Jesus—His Life and Message: The Death of Jesus (Part 4)
May 10, 2022
by Peter Amsterdam
Jesus—His Life and Message: The Death of Jesus (Part 4)
Each of the four Gospels speaks of the women who were present at Jesus’ crucifixion. The Gospel of Matthew says:
There were also many women there, looking on from a distance, who had followed Jesus from Galilee, ministering to him, among whom were Mary Magdalene and Mary the mother of James and Joseph and the mother of the sons of Zebedee.1
The Gospel of Mark tells us that when [Jesus] was in Galilee, [the women] followed him and ministered to him, and there were also many other women who came up with him to Jerusalem.4 One author commented: One of the interesting and unusual features of Jesus’ ministry was the presence of several women who numbered among the disciples. Although they “were serving” Jesus and the other disciples, they also sat at his feet and were taught, even as were the men (Luke 10:38–42). This is why Mark says they “were following him,” which implies discipleship.5 Later, it will be the women who first see Jesus after His resurrection from the dead.
The Gospel of Luke mentions that besides the women who were nearby, all his acquaintances were there as well. And all his acquaintances and the women who had followed him from Galilee stood at a distance watching these things.6 Commentators suggest that the acquaintances who stood at a distance along with the women were Jesus’ disciples, most likely a broader group than just the Twelve (now eleven). They may have observed from a distance because they felt that it was unsafe to be too close.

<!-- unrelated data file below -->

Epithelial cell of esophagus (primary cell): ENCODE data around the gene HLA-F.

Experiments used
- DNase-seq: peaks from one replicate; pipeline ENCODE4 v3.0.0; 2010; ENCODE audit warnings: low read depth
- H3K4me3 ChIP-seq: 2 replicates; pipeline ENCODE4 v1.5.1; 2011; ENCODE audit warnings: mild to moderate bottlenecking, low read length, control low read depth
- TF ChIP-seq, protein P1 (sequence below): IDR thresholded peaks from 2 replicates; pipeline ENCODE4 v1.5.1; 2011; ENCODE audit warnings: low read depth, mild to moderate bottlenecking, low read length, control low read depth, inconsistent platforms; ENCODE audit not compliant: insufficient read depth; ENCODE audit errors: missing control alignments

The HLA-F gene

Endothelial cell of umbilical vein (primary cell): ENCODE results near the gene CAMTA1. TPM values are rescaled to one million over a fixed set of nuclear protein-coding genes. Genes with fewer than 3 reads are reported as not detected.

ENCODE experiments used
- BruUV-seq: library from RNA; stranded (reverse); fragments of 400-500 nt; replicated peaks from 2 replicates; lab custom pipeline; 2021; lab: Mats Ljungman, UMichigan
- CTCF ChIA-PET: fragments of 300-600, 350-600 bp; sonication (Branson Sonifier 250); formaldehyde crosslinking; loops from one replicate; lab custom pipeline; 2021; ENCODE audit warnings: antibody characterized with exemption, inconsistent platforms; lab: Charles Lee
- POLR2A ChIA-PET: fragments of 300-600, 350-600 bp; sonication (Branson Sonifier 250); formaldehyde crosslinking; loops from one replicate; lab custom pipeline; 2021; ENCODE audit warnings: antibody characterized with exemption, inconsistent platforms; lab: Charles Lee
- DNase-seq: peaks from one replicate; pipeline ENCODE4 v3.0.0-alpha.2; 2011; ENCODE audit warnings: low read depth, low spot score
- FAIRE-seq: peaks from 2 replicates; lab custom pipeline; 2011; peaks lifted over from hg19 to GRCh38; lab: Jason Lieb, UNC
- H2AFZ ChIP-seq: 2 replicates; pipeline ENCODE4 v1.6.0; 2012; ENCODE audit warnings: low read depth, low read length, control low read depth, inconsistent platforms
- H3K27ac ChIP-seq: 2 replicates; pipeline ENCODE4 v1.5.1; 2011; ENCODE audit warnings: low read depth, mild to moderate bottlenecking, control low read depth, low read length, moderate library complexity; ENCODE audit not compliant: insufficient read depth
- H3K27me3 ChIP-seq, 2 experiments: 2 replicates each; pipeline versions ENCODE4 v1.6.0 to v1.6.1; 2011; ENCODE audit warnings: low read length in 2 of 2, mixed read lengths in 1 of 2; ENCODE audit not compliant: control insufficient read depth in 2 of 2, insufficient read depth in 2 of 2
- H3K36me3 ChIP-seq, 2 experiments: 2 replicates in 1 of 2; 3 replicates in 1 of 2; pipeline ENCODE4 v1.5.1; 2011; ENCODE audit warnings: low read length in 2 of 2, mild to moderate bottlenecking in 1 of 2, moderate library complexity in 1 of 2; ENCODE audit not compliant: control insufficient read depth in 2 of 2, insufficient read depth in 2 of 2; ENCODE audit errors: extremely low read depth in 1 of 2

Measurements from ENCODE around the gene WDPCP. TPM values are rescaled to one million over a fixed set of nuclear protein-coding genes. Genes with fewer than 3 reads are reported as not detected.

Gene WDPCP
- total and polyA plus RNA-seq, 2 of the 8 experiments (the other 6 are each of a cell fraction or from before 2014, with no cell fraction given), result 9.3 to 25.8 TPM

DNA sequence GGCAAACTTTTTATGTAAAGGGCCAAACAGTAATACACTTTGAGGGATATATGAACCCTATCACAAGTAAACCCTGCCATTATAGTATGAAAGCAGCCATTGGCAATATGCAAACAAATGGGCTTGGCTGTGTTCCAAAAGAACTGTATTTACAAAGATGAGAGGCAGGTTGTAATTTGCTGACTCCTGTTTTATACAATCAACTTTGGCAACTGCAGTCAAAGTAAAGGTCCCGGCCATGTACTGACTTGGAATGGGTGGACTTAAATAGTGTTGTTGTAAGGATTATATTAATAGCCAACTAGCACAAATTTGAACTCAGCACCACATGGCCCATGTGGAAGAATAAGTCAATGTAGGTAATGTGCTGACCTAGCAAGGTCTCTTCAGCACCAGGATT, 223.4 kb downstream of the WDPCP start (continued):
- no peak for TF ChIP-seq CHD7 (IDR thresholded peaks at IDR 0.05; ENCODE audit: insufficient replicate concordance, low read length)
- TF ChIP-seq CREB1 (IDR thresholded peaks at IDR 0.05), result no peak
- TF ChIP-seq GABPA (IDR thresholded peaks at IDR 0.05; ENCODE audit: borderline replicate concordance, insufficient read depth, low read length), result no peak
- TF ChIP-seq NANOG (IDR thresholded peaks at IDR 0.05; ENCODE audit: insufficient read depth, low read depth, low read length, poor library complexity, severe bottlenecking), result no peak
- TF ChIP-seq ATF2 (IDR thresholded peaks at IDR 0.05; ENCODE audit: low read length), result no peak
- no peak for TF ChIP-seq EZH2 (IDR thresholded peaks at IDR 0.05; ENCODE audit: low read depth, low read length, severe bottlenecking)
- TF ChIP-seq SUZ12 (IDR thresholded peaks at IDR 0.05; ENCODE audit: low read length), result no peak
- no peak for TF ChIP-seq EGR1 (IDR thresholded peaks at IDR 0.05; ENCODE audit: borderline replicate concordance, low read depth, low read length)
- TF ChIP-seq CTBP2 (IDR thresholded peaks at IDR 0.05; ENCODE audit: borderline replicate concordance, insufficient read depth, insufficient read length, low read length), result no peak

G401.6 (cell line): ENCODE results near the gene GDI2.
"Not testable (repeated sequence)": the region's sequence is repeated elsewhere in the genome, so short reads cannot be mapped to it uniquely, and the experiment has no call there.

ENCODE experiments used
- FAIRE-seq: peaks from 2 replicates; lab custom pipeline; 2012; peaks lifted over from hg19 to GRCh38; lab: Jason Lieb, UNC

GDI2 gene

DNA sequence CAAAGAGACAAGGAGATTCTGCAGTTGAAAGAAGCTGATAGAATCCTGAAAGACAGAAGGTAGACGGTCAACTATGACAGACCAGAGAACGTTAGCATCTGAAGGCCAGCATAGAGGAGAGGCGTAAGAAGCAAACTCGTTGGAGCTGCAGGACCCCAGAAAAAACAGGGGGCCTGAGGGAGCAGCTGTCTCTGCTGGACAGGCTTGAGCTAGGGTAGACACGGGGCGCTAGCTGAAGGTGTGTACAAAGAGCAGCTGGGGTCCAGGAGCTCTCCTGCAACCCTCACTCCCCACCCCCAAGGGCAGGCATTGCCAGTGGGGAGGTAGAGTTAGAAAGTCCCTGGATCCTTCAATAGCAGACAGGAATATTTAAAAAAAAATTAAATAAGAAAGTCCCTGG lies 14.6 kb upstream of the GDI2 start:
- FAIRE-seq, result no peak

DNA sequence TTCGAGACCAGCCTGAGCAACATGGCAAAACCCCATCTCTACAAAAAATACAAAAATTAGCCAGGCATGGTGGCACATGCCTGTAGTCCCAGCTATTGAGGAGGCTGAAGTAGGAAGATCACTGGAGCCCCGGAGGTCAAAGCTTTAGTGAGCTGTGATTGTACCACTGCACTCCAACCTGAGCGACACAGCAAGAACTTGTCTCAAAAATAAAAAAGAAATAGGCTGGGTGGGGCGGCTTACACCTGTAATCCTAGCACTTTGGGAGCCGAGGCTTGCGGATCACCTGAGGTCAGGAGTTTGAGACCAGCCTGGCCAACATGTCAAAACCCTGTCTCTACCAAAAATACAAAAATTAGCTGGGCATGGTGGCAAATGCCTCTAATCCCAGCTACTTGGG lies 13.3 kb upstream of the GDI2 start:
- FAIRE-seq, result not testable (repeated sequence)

The Synoptic Gospels7 describe the women standing at a distance from the place where Jesus was crucified, while the Gospel of John says they were standing close to the cross.
Standing by the cross of Jesus were his mother and his mother’s sister, Mary the wife of Clopas, and Mary Magdalene. When Jesus saw his mother and the disciple whom he loved standing nearby, he said to his mother, “Woman, behold, your son!” Then he said to the disciple, “Behold, your mother!” And from that hour the disciple took her to his own home.8
According to John, four women were present at the crucifixion—Jesus’ mother and her sister, Mary Magdalene, and Mary of Clopas. It seems that while the women were standing some distance from where Jesus was crucified, at some point they, along with the disciple whom Jesus loved, moved closer to the cross. When Jesus saw His mother and the disciple whom he loved, He spoke, first to His mother. “Woman, behold, your son!”